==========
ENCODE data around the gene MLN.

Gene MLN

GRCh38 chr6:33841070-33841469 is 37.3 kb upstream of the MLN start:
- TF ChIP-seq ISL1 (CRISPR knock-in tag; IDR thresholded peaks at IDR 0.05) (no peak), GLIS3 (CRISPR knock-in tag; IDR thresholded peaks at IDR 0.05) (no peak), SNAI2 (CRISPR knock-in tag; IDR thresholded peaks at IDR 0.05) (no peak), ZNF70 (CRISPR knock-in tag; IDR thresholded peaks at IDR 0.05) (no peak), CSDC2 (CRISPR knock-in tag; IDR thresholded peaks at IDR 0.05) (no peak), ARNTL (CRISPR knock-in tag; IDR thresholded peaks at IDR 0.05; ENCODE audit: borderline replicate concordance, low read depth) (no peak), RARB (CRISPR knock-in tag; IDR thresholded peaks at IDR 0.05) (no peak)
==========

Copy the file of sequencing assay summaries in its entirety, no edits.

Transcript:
ENCODE data around the gene MLN.

Gene MLN

GRCh38 chr6:33841070-33841469 is 37.3 kb upstream of the MLN start:
- TF ChIP-seq ISL1 (CRISPR knock-in tag; IDR thresholded peaks at IDR 0.05) (no peak), GLIS3 (CRISPR knock-in tag; IDR thresholded peaks at IDR 0.05) (no peak), SNAI2 (CRISPR knock-in tag; IDR thresholded peaks at IDR 0.05) (no peak), ZNF70 (CRISPR knock-in tag; IDR thresholded peaks at IDR 0.05) (no peak), CSDC2 (CRISPR knock-in tag; IDR thresholded peaks at IDR 0.05) (no peak), ARNTL (CRISPR knock-in tag; IDR thresholded peaks at IDR 0.05; ENCODE audit: borderline replicate concordance, low read depth) (no peak), RARB (CRISPR knock-in tag; IDR thresholded peaks at IDR 0.05) (no peak)